This is my first inaugural blog here at Javelin and I will be talking about the intersection of experience design and payments. “The payment experience”—it is, if you think about it, distinctively human. Bartering, trading, transacting—all arrangements establishing a platform for a payment experience. Whether intentional or not, we have been designing this experience since, well, forever.
Although John Biggins can be credited (pun) for designing the first credit card, or “Charg-It” card in 1946, Frank McNamara, the inventor of the Diners Club Card, was the first to realize and challenge the then current (1949) payment experience.
Physically, he just created a piece of cardboard that was accepted at restaurants as an alternative to cash. But what he actually designed was a new, meaningful experience. What most people don’t realize is that all design is the process of evoking meaning. Quoting my DMBA Department Chair, “…meaning is the deepest connection that you can make with your audience, user, or consumer. It is established between people, between people and objects, between people and places, etc. And it is meaning that is the deepest part of those invisible connections.”
Meaning is why by 1951 there were over 200,000 Diners Club Cards in circulation. The experience invoked both freedom and security. Although the platform was stable from a security perspective, the comfort of knowing that they had an acceptable, convenient alternative if they forgot their wallet or didn’t want to carry so much cash on them was such a credible (another glorious, unintentional pun) and meaningful experience to cardholders and is why the card (and the brand) has dominated the payments industry.
Who has challenged the payment experience today? (Of course) Apple Pay.As a note, I’m not going to talk about adoption rates, you can view them here https://www.javelinstrategy.com/brochure/318. Simply put, it is fairly obvious that our infrastructure has to catch up to this product. I will be talking about why the product will be successful with those who are using it and how the experience of the product will affect users and non-users alike.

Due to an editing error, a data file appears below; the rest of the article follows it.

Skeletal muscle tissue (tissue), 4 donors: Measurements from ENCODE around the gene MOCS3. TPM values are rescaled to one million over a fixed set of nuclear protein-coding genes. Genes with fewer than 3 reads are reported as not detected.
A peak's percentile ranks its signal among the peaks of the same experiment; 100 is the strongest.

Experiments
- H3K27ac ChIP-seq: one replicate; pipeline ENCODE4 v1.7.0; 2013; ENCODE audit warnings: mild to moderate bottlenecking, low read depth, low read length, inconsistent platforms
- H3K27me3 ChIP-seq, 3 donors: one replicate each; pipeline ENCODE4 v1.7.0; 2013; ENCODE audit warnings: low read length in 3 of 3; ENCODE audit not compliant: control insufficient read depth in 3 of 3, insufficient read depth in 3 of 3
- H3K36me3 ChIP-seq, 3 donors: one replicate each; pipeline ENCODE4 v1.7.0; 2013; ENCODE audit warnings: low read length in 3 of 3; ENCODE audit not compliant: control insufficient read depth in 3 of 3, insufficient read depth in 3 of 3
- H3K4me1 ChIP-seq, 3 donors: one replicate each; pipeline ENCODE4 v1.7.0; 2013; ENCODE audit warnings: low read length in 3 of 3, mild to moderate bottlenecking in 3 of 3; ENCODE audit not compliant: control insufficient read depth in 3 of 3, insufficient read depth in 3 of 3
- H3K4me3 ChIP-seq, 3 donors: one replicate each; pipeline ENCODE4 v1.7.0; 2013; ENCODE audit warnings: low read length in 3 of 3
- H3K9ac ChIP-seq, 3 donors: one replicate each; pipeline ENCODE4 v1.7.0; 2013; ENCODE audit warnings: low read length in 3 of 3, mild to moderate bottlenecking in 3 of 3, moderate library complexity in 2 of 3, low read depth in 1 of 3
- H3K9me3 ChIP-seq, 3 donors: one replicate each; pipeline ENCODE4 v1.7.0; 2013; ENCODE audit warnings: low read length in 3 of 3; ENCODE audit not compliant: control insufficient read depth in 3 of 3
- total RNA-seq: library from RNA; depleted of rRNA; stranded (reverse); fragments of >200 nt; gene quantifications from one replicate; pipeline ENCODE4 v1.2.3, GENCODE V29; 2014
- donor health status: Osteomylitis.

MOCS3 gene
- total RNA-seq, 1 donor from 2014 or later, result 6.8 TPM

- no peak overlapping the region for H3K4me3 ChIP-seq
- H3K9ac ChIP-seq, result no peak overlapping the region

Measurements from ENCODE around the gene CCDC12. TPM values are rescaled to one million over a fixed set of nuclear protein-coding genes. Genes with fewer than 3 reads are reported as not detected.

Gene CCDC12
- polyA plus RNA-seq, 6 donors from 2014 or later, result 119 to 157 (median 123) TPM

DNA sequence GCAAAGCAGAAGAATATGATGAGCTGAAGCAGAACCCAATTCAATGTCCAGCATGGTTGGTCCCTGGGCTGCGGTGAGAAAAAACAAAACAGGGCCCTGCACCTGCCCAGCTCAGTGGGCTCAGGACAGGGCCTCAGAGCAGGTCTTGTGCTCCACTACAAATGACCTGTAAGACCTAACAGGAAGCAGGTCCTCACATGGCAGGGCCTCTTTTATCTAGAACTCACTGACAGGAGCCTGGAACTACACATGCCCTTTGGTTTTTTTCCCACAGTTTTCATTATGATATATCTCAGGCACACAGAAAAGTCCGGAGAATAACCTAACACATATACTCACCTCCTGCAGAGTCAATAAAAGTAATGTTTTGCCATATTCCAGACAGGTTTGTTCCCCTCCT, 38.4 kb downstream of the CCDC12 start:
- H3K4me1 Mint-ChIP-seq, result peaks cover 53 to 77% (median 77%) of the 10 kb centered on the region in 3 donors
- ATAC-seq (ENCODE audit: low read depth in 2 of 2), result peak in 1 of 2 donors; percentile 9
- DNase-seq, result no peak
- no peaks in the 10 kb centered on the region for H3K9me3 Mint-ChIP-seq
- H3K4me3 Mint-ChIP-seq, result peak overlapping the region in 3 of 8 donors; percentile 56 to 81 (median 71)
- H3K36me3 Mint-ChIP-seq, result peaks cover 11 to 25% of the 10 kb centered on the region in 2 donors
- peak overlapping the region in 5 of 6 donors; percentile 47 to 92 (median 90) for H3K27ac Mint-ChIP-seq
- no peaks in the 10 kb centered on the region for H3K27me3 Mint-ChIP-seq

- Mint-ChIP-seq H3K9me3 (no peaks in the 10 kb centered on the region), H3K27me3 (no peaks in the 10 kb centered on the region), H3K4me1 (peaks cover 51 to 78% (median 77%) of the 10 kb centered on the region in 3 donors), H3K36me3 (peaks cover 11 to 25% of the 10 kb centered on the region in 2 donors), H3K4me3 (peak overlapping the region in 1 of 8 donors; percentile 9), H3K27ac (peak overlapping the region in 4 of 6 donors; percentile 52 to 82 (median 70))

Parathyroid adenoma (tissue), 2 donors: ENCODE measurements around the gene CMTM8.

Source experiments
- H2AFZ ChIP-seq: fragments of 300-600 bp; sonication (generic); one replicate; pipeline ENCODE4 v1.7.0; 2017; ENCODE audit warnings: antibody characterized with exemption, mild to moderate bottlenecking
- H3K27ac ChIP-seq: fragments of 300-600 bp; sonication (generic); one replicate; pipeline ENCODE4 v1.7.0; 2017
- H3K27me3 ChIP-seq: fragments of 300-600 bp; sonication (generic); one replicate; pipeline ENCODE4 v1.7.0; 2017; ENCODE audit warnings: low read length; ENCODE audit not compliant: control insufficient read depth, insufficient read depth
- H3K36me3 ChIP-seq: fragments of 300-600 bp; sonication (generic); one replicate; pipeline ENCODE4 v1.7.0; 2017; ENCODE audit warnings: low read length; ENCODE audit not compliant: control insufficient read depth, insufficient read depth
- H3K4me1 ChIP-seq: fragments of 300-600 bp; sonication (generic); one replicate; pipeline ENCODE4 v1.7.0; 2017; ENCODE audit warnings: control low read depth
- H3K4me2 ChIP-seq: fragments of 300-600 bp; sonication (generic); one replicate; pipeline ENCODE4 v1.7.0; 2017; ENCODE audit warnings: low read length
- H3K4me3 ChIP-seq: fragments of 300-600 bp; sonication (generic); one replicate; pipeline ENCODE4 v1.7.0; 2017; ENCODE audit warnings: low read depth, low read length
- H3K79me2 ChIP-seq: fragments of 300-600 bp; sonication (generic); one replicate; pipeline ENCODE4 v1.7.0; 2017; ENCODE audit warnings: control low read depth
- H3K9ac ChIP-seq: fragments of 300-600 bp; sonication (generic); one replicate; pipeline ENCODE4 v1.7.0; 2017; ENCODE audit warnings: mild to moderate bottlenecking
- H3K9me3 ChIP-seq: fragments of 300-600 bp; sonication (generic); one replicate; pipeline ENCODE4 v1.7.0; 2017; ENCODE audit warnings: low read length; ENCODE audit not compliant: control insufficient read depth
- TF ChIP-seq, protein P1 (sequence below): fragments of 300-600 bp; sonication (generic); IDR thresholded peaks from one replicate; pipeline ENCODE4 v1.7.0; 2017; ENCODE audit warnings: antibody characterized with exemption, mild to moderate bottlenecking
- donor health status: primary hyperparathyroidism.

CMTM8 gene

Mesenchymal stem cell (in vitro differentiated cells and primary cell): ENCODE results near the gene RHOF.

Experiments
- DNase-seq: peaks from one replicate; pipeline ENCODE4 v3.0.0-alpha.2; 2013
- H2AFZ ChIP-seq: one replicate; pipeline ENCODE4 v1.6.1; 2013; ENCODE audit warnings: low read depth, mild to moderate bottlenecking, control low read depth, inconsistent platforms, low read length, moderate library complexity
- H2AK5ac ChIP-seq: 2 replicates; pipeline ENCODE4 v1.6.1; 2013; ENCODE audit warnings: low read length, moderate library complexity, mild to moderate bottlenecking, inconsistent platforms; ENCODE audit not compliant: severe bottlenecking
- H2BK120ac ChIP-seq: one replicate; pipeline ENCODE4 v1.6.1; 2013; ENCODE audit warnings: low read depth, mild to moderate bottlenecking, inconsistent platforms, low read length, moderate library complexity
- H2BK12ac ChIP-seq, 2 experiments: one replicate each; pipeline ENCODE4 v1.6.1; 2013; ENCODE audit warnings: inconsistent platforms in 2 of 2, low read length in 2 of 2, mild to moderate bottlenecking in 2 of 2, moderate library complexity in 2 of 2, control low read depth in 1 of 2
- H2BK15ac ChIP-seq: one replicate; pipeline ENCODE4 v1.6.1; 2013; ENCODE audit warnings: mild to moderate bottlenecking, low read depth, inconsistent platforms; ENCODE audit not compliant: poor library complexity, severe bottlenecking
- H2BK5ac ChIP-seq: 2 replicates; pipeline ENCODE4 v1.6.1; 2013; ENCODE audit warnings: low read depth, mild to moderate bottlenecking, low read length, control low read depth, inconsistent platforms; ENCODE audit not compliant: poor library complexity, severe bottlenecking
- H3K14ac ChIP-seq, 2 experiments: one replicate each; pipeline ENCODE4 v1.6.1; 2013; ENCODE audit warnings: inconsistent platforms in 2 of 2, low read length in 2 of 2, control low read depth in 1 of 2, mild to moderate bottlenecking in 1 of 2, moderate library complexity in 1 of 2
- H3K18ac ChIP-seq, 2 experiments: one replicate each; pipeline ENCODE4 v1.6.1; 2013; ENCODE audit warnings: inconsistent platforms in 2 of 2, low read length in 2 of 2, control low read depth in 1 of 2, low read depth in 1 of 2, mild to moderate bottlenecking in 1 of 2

Apple crafted a product that establishes a deep connection with its users. By marrying security and convenience, they have created a truly meaningful experience. The user authorization, the secure element, and the tokenization process all combined, offer users a deep sense of personal security. From an engineering perspective, it is secure, very, very secure. However, it is not just software engineering that helps create this sense of security—it is empathy.
Let’s look at our existing, in-store, payment experience. You shop, you swipe, you pay. You shop, you tap, you pay. Whether mag stripe, EMV, or NFC, this system has become fairly robotic in nature. Yet, it is still very intimate—that two-by-something piece of plastic represents our earnings, what we work every day for, how we provide for our families, and in a way, what represents our sense of personal, social, and financial security. So as robotic as the payment experience has become, it is still, very intimate. We saw this with the reactions to the Target and Home Depot security breaches—people felt violated and vulnerable and those feelings didn’t go away quickly. These were the sensitivities Apple designed for—and why users have responded so positively to the product.
Onto usability. People have and always will respond to convenience. It is not convenient to be asked 6 questions after you have just spend two hours trying to weed your way through kid-filled carts and arguing couples at 11:00AM on a busy Sunday at Whole Foods or Safeway—especially on a small screen, with a small font, on a dark background.
“Does the pen not work?”
Just trying pushing it with your finger.
“NO, no, I don’t want cash back.”
It’s ok, just press zero.
“Crap, I hit no.”
Oh, you canceled it, go ahead and swipe your card again, you have to start over.
That is a horrible experience.
One touch. Processed. BOOM BAM. Yes, many other companies have used NFC technology (Paypal,Google) but the back-end was never as integrated and the front-end was never as convenient. This is what creates such a powerful experience for the user. The sense of security is the foundation, the seamless checkout is the convenience; the marriage of the two is the experience. And it is the design of this experience that will (if it hasn’t already) distinctively affect future expectations for payments.